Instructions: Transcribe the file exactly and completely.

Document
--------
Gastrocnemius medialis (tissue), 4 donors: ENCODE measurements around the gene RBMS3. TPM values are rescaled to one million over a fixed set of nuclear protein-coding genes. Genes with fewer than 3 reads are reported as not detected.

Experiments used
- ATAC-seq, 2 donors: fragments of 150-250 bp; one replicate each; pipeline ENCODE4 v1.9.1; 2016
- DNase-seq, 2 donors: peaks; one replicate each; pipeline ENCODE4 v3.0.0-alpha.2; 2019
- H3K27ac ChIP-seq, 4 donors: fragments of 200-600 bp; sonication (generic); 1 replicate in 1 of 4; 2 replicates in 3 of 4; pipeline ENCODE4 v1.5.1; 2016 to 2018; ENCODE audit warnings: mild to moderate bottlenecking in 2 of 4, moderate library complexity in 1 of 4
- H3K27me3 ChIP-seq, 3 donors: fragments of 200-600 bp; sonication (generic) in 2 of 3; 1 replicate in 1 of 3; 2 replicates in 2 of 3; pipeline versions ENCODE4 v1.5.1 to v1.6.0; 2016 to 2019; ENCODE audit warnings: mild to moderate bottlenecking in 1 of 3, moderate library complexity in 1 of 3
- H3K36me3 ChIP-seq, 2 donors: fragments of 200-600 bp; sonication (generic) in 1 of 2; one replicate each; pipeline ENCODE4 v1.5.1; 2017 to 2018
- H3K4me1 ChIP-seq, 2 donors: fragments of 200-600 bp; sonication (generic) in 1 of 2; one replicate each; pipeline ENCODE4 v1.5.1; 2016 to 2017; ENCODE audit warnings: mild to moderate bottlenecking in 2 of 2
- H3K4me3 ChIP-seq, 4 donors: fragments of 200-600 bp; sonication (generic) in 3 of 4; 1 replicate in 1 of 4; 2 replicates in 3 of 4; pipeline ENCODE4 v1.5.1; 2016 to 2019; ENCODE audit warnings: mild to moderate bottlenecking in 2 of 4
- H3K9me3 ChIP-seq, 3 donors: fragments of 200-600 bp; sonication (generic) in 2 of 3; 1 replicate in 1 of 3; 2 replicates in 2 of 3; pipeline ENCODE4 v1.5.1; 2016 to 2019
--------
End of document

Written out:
Gastrocnemius medialis (tissue), 4 donors: ENCODE measurements around the gene RBMS3. TPM values are rescaled to one million over a fixed set of nuclear protein-coding genes. Genes with fewer than 3 reads are reported as not detected.

Experiments used
- ATAC-seq, 2 donors: fragments of 150-250 bp; one replicate each; pipeline ENCODE4 v1.9.1; 2016
- DNase-seq, 2 donors: peaks; one replicate each; pipeline ENCODE4 v3.0.0-alpha.2; 2019
- H3K27ac ChIP-seq, 4 donors: fragments of 200-600 bp; sonication (generic); 1 replicate in 1 of 4; 2 replicates in 3 of 4; pipeline ENCODE4 v1.5.1; 2016 to 2018; ENCODE audit warnings: mild to moderate bottlenecking in 2 of 4, moderate library complexity in 1 of 4
- H3K27me3 ChIP-seq, 3 donors: fragments of 200-600 bp; sonication (generic) in 2 of 3; 1 replicate in 1 of 3; 2 replicates in 2 of 3; pipeline versions ENCODE4 v1.5.1 to v1.6.0; 2016 to 2019; ENCODE audit warnings: mild to moderate bottlenecking in 1 of 3, moderate library complexity in 1 of 3
- H3K36me3 ChIP-seq, 2 donors: fragments of 200-600 bp; sonication (generic) in 1 of 2; one replicate each; pipeline ENCODE4 v1.5.1; 2017 to 2018
- H3K4me1 ChIP-seq, 2 donors: fragments of 200-600 bp; sonication (generic) in 1 of 2; one replicate each; pipeline ENCODE4 v1.5.1; 2016 to 2017; ENCODE audit warnings: mild to moderate bottlenecking in 2 of 2
- H3K4me3 ChIP-seq, 4 donors: fragments of 200-600 bp; sonication (generic) in 3 of 4; 1 replicate in 1 of 4; 2 replicates in 3 of 4; pipeline ENCODE4 v1.5.1; 2016 to 2019; ENCODE audit warnings: mild to moderate bottlenecking in 2 of 4
- H3K9me3 ChIP-seq, 3 donors: fragments of 200-600 bp; sonication (generic) in 2 of 3; 1 replicate in 1 of 3; 2 replicates in 2 of 3; pipeline ENCODE4 v1.5.1; 2016 to 2019